As we celebrate Youth day, the people that are at the greatest risk right now are our youth.  But ultimately, everyone’s freedom from poverty/unemployment is in their own hands, look around, see what you can start. Don’t wait for things to happen, there is no politician that will deliver a job at your door, not in a million years. The longer you sit and wait for a miracle there are other vultures (drugs, alcohol, Aids) roaming around looking to devour your youth, so you better keep busy. Just think, I’m sure you will come up with something and start your own enterprise, you are smart enough!

NgesiZulu kuthiwa: Vuk’uzenzele!

“The worst evil of all committed by colonization has been the wishful intent to discourage individual initiative to venture, discover, make attempts and to fabricate. The outcome is the current dependency status”-Unknown

When is the Perfect time to introduce Her to your Parents?!?

In life we sometimes have to go through a few partners before we find the perfect one. However by trying to simplify things, we complicate them by introducing our girlfriends/boyfriends to our parents before we are ready to commit to them.

In our African culture, it is taboo for a guy to just bring a girl over at home if there are no intentions expressed to marry that girl. The couple should meet far away, by the river somewhere; parents were kept out of it until the man was ready to formalize the relationship. The families (even though they may respectively know about the relationship), would not engage as one unit until they are formally introduced through lobola negotiations. Well times have changed and some of these boundaries have been relaxed so much that by a 3 month relationship a woman is treated like a makoti and attends all family functions.

There’s nothing wrong about it, don’t get me wrong. It’s actually encouraging to see that your partner takes you seriously enough to introduce you to his parents. But for what really?  if the guy not yet sure if he is ready to make you his wife, then what why are you doing things as if you were married. Yes you might be heading towards it, but you are not there yet. I personally don’t favor this modern way of doing things, your parents can only meet mine only if we are ready to commit not for socializing. Ukujola is different to umshado, that’s why they have different rules. They can create sticky situations if not treated as 2 separate institutions. Take time to know her, decide what you want to do with her, and then only take her home. Don’t rush into things, speed does kill.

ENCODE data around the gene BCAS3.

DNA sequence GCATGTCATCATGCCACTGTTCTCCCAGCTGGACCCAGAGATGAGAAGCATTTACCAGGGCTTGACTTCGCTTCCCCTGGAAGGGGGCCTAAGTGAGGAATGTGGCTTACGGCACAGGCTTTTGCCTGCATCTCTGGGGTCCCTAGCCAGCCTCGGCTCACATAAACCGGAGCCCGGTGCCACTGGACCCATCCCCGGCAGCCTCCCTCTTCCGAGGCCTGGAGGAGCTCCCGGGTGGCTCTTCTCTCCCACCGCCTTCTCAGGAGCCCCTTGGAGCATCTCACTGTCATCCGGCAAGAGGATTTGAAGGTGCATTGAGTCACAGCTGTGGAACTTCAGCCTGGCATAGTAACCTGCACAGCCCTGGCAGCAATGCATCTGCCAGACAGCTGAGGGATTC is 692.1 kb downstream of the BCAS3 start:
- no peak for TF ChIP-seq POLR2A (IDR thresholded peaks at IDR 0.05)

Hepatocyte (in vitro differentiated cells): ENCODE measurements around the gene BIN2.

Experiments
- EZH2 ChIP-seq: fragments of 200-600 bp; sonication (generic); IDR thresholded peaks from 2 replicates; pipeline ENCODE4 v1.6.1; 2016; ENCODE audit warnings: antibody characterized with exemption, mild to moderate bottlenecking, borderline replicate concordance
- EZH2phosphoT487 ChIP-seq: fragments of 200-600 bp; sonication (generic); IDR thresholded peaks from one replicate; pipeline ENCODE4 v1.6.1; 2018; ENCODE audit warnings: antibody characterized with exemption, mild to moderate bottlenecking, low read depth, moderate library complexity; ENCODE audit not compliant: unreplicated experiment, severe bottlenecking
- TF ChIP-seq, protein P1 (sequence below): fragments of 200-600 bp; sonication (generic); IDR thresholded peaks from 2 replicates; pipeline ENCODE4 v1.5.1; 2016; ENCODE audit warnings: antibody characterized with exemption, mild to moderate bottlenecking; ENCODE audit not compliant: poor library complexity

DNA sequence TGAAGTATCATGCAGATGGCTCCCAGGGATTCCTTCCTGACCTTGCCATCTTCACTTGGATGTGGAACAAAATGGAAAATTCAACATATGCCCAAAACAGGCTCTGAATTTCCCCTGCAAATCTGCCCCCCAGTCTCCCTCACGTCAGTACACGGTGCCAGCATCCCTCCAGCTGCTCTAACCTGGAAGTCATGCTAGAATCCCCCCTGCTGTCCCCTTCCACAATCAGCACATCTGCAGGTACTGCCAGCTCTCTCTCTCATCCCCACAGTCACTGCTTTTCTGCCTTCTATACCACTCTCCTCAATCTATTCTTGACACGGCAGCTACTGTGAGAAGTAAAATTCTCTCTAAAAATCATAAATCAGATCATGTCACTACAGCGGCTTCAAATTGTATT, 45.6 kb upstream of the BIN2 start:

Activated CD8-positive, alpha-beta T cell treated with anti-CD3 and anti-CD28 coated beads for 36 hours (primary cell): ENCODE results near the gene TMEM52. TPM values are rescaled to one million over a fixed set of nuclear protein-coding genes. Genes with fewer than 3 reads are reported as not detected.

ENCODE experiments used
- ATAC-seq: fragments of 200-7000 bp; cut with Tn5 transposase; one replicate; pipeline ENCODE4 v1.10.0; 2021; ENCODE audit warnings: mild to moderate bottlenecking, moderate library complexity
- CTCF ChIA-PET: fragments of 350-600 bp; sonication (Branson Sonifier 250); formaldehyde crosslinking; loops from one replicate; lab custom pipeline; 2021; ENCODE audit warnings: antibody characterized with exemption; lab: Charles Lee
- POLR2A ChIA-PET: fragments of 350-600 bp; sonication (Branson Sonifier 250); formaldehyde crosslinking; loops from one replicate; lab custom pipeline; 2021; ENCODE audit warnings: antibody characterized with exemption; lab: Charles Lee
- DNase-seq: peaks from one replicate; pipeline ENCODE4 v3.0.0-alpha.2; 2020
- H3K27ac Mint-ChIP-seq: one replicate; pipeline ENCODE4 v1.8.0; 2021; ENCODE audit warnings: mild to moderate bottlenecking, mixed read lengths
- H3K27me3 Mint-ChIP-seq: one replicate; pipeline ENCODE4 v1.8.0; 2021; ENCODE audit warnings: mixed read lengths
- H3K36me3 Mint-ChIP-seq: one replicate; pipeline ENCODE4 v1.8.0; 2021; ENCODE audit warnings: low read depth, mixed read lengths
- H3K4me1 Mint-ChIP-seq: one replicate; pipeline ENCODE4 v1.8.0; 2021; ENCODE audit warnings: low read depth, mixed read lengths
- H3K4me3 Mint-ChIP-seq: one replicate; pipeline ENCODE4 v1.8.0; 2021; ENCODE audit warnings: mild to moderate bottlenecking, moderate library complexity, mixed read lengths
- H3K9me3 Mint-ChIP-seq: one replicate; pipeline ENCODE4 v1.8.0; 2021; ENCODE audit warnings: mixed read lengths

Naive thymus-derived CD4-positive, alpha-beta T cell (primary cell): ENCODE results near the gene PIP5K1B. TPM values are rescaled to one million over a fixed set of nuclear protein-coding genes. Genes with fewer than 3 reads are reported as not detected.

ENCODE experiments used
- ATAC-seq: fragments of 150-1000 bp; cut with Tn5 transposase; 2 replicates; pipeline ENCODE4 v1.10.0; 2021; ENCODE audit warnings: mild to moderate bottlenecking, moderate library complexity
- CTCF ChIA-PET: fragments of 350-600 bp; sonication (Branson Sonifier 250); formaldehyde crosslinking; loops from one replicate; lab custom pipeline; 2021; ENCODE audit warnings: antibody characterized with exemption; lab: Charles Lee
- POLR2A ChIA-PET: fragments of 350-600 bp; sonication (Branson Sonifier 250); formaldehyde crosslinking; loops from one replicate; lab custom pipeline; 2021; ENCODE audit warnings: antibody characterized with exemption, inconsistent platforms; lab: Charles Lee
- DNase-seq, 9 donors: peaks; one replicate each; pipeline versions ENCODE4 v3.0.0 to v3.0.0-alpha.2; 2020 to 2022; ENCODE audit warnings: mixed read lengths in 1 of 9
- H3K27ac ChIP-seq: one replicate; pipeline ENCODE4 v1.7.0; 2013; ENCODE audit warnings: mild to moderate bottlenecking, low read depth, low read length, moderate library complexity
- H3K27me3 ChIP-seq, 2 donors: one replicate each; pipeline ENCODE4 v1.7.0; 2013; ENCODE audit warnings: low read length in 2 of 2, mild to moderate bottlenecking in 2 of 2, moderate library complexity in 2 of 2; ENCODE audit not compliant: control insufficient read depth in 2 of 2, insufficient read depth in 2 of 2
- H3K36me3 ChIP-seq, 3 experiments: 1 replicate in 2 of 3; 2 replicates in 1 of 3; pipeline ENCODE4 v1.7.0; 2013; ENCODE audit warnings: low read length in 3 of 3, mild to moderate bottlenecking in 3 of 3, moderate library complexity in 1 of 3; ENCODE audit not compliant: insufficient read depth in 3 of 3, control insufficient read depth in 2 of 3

Meeting the parents too soon can somewhat put strain on the relationship and limits both parties from making liberal decisions about their relationship. The first person you fall in love with might not be the last one you will end up with, but if you take her home too soon, she might just end up being the first and last. Parents delight in seeing their children committing to one person and will sometimes gladly help in making the partnership work, more especially if they like your partner and think he/she is ideal for you. This creates friction when you feel like you want to get out of the relationship (of which you have every right to because it’s not a marriage), where now you have to explain your decision to the families. Gees such admin from dating? You can’t just send the person a “please call: it’s over” without considering the after effects.

Should your families now stop attending each other’s functions just because you decided you want something different from this “unofficial” spouse you have?  Obviously someone will help convince you to stay and look on the bright side. Especially us ladies, we just look at the long term picture; that this guys is going to eventually marry you anyways coz his family loves you so much. I am talking from experience by the way. The mother in law will even go to the extent of telling you that they could never accept any other woman besides you because you are perfect for his child.

Another negative that comes from this is that, when there’s a problem in the relationship, us ladies then go to the “mother in law” to tell her of how much her son is not appreciating you and in most cases the mothers stick with the favorite “makoti’s “ rather than their sons. But I don’t get how a parent would mediate on a “dating basis”, really. White people do this all the time and it works for them, don’t ask me how, but in most cases they do. Maybe it’s because the families understand when the couple breaks up and they are more than happy to meet your next love interest. With us, it’s different, once we meet that one girl, she is the only one we want to ever see “we don’t want to see different girls all the time, you introduced us to this one and please stick to her”.

You see, with our culture if a guy brings a girl home it means something and we won’t just easily move on after the break. This creates a hostile environment on your partner because now because they don’t want to seem like a player in front of their parents and will respect them enough to make the relationship work as much as they can (which, could be a good thing also).